<a href="http://www.flickr.com/photos/30940068@N02/8330603172/" title="Love is Life by jloden, on Flickr"> 8330603172_b79b95ff52_c. "534" height="800" alt="Love is Life"></a>


    <a href="http://www.flickr.com/photos/30940068@N02/8301799994/" title="Holiday Hammering by jloden, on Flickr"> 8301799994_48f6479019_c. "534" height="800" alt="Holiday Hammering"></a>


    <a href="http://www.flickr.com/photos/30940068@N02/8301865544/" title="Holiday Hammering by jloden, on Flickr"> 8301865544_fd965c7ec8_c. "534" height="800" alt="Holiday Hammering"></a>


    <a href="http://www.flickr.com/photos/30940068@N02/8300821657/" title="Holiday Hammering by jloden, on Flickr"> 8300821657_2b23314b39_c. "800" height="534" alt="Holiday Hammering"></a>
     
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  2. Kiwi Paul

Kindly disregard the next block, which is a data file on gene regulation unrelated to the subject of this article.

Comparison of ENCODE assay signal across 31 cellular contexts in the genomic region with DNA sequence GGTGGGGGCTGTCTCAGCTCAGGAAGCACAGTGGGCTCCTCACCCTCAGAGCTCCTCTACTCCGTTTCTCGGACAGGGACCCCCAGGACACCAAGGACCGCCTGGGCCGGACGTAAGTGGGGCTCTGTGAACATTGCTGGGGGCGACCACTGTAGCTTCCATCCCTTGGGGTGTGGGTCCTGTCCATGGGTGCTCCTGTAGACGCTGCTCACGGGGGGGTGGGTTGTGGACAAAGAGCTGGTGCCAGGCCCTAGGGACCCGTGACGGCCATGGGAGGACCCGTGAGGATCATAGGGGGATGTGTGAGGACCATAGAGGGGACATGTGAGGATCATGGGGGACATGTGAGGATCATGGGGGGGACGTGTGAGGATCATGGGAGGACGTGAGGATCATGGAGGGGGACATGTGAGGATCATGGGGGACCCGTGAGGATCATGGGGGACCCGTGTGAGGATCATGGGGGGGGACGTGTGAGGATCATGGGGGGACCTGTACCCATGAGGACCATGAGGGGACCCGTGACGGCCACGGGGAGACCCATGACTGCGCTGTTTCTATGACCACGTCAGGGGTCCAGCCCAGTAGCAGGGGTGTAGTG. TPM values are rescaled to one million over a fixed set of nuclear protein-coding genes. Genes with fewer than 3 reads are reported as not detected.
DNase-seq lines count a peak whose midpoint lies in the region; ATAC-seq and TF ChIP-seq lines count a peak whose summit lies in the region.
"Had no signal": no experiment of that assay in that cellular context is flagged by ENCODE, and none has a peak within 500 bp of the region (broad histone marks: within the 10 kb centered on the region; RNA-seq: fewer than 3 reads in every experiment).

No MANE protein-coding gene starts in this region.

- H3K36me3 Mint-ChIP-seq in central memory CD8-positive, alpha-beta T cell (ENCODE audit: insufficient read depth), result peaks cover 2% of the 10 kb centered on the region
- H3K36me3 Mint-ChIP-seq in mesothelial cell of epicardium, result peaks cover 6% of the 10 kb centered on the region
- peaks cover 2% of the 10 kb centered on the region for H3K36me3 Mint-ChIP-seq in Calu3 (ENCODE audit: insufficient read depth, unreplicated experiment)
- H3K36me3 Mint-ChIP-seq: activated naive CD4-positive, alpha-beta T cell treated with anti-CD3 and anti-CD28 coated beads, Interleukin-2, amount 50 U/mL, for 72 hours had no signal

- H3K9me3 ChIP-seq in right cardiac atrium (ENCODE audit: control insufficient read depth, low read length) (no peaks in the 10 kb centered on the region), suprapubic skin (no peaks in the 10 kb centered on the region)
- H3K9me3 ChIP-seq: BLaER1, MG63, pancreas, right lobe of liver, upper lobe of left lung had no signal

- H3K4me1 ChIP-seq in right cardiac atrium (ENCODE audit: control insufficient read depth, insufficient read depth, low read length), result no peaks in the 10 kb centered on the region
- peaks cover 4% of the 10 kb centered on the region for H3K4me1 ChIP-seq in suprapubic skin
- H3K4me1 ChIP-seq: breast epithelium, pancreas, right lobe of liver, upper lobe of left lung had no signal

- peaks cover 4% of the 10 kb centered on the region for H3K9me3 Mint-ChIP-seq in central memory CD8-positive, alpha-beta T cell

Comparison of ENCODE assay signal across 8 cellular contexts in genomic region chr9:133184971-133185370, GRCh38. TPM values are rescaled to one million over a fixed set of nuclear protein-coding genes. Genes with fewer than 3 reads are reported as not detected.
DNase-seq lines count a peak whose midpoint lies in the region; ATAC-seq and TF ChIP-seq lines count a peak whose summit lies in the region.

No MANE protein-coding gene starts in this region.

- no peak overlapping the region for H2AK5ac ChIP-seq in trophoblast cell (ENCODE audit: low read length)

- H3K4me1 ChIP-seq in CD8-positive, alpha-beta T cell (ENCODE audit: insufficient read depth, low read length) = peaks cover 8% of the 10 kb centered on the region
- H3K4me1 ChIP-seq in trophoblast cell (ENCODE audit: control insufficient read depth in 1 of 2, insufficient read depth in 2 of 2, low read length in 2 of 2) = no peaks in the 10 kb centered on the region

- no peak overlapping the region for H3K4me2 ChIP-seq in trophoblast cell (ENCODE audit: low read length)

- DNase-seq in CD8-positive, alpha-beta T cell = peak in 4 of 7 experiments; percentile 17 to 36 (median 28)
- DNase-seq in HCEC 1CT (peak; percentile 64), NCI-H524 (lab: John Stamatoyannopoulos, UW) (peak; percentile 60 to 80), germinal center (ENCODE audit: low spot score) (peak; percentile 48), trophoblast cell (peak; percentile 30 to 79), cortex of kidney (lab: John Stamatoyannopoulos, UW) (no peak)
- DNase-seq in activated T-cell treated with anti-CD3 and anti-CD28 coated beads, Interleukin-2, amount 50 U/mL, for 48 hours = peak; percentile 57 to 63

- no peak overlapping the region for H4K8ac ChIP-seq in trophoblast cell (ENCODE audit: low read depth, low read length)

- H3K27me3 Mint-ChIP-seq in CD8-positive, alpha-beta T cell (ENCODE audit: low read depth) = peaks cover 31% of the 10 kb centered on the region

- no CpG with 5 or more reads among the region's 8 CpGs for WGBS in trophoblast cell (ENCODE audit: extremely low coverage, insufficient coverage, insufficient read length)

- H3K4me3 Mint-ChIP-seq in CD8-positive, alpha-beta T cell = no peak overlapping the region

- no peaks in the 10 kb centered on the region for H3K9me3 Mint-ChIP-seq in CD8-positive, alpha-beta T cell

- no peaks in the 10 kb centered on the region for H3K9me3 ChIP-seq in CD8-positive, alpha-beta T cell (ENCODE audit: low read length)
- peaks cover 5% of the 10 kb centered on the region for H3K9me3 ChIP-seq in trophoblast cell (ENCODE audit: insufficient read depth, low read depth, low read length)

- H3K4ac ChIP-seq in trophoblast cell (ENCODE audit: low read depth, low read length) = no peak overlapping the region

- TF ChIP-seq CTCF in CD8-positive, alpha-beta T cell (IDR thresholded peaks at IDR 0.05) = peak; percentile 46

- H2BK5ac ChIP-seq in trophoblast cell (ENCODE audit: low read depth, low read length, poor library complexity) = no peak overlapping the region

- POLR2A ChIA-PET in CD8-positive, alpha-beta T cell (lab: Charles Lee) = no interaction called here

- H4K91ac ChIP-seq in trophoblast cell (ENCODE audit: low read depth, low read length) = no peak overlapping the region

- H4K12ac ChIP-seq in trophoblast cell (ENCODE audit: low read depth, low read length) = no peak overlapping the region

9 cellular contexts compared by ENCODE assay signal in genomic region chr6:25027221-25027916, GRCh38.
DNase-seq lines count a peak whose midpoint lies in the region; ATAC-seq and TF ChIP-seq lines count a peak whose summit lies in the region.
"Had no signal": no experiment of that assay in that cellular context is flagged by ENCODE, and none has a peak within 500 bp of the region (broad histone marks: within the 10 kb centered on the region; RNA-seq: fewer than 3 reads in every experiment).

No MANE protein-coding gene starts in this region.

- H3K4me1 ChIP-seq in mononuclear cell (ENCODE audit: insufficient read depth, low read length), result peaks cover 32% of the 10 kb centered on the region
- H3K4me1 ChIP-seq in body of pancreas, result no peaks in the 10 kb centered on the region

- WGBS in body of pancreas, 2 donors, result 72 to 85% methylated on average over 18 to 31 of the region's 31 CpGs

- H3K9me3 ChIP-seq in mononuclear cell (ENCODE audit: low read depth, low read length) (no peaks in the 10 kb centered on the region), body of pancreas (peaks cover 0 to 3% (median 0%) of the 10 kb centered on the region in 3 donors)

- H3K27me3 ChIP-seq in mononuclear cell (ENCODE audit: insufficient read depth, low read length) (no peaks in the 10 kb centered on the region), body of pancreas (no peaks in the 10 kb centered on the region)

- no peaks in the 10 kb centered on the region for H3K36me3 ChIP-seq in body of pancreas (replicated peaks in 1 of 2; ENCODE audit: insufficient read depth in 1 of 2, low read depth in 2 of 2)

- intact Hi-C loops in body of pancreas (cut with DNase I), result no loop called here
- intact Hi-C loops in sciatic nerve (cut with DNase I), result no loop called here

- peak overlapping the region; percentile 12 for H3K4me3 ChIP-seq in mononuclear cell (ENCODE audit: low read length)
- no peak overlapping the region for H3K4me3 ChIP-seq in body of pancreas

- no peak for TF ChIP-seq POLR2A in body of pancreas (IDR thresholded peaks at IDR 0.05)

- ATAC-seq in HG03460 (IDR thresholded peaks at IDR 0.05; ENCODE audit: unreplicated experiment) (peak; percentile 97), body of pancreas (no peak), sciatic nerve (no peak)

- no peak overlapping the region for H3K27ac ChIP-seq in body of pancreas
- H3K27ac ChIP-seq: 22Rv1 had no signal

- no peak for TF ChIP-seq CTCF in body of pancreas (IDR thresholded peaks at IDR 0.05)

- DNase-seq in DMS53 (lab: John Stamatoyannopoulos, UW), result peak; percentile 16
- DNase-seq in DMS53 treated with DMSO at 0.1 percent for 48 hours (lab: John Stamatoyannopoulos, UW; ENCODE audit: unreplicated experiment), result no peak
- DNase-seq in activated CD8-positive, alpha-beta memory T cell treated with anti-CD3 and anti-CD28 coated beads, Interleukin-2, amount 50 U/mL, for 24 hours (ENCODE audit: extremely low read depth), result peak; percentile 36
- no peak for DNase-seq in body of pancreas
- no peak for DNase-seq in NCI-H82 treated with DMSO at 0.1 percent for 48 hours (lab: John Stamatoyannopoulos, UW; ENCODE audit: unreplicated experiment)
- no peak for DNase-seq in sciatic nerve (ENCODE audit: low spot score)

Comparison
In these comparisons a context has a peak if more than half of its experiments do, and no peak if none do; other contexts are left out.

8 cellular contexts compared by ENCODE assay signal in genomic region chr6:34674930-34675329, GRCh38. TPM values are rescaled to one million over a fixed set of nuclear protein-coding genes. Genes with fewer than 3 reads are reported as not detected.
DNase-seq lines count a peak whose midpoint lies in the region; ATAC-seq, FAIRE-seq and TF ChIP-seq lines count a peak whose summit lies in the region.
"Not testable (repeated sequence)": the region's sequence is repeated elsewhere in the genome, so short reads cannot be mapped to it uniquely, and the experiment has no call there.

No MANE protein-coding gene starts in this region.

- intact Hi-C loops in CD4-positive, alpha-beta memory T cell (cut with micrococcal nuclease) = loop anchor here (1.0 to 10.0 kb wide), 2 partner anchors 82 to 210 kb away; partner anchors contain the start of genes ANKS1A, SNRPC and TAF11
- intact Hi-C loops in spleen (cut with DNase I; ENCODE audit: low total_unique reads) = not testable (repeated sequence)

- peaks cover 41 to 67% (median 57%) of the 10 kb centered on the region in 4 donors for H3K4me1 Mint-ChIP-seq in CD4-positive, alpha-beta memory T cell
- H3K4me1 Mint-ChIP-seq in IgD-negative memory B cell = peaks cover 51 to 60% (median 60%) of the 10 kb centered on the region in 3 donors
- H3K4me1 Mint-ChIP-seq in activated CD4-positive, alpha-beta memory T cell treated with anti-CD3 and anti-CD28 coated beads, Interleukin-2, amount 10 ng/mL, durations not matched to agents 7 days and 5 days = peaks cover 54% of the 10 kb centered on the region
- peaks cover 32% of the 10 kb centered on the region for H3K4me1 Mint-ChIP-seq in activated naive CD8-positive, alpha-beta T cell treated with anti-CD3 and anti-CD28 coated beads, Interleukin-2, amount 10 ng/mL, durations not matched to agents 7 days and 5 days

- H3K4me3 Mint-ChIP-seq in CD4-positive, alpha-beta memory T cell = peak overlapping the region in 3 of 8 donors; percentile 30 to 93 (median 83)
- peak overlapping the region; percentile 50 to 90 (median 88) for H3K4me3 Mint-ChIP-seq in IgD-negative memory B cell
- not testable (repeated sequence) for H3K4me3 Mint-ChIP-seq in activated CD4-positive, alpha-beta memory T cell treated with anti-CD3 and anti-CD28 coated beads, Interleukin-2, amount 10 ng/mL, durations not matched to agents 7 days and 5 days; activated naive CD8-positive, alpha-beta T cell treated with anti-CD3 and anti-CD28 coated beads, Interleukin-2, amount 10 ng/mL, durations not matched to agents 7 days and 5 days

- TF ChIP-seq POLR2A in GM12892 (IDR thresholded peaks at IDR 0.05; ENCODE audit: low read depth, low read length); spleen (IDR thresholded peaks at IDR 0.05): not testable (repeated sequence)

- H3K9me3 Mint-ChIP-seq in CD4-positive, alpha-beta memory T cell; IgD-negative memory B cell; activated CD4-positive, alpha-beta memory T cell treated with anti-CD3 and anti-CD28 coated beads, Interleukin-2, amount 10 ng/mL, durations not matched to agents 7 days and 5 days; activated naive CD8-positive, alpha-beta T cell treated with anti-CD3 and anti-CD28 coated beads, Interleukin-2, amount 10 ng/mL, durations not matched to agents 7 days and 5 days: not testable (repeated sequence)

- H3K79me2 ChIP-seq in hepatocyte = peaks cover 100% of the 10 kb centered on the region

Kiwi Paul Mu-43 Top Veteran

    729
    Aug 15, 2011
    Aberdeen Scotland
    Nice to hear your views on the 2 formats.
    I've never used FF so can't comment on the IQ etc, before m4/3 I was a 4/3 user and used the E3 and E5, both larger bodies comparable to other DSLR's in size and handling, which was excellent. However I really find the size and handling (ergonomics) of the GH3 to be the best yet. It fits like a glove for me, better then the E3 and E5 so I'd be surprised if a FF camera provided a better feel for me.
    I've always wanted to try ff just to see for myself how it performs, maybe I should rent a kit for a week just to find out.

    Paul
     
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  3. harry_s

    harry_s Mu-43 Regular

    180
    Jul 19, 2011
    Wiltshire, UK